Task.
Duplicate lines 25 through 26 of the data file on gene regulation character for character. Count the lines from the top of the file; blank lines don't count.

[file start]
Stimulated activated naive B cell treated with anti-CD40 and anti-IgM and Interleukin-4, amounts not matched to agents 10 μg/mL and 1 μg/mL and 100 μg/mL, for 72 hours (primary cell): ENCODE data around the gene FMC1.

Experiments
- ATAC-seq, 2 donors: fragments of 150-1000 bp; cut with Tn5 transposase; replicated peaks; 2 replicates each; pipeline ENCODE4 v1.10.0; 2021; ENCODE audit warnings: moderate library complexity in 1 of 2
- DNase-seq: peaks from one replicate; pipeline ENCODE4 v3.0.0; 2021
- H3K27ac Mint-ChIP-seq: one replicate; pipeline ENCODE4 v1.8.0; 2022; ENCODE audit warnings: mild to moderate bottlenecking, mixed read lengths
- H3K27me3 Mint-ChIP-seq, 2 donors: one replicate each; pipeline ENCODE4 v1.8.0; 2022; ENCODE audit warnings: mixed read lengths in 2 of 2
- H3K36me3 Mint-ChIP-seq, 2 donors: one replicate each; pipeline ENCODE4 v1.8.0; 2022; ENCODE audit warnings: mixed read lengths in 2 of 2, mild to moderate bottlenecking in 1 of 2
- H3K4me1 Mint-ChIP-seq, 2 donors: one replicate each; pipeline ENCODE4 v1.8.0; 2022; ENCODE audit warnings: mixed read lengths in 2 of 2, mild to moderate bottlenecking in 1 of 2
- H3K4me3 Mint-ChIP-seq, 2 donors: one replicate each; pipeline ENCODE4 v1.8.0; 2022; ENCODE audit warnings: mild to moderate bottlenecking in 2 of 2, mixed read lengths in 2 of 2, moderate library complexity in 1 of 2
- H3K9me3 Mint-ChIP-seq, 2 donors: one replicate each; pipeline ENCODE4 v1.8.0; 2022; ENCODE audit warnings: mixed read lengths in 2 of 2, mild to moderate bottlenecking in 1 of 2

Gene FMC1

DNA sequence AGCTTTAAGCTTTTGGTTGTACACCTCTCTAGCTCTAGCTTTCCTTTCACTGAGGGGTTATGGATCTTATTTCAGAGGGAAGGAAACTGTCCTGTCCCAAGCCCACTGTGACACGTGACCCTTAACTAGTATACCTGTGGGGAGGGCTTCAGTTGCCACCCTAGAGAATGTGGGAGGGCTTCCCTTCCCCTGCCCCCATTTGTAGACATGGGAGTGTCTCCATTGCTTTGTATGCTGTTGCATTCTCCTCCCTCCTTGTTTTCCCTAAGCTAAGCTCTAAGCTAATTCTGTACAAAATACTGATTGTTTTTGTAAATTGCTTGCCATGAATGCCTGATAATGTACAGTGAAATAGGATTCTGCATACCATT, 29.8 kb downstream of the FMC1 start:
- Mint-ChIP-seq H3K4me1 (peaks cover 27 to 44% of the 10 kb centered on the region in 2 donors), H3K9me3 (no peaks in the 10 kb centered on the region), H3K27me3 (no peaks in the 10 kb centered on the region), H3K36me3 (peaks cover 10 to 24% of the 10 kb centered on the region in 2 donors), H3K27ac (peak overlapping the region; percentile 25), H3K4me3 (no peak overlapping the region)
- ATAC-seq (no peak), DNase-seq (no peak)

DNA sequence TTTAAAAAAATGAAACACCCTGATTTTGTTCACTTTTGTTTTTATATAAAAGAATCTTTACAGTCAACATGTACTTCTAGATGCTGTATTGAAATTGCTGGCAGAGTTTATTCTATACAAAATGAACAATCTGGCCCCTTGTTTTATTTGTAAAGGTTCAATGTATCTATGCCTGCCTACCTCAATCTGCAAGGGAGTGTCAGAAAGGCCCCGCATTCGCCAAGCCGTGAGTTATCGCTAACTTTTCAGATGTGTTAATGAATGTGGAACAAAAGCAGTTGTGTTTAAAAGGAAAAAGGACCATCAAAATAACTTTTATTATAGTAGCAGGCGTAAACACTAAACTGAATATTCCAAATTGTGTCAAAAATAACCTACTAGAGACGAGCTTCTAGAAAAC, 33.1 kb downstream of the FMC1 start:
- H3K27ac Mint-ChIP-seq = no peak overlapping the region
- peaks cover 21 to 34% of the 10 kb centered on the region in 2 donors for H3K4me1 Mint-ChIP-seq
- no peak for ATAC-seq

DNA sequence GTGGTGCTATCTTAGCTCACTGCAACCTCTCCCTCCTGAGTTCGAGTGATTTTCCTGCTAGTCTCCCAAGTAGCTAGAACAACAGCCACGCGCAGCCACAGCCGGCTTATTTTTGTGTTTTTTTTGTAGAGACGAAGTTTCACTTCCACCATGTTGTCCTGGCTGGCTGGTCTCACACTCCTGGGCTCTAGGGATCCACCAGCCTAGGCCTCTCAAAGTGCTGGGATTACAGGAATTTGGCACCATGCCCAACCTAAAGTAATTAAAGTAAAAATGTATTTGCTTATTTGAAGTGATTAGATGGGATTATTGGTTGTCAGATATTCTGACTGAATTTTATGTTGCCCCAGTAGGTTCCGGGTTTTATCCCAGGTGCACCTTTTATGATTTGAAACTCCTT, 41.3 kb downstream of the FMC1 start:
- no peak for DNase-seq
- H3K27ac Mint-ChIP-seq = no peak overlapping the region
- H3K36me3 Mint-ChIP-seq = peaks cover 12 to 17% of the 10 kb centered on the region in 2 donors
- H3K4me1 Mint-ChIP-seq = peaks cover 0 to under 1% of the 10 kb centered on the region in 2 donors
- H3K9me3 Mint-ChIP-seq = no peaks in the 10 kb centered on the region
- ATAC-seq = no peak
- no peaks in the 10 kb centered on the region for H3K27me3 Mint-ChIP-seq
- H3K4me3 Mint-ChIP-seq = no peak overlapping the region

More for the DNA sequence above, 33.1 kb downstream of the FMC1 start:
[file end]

- ATAC-seq = no peak
- no peaks in the 10 kb centered on the region for H3K27me3 Mint-ChIP-seq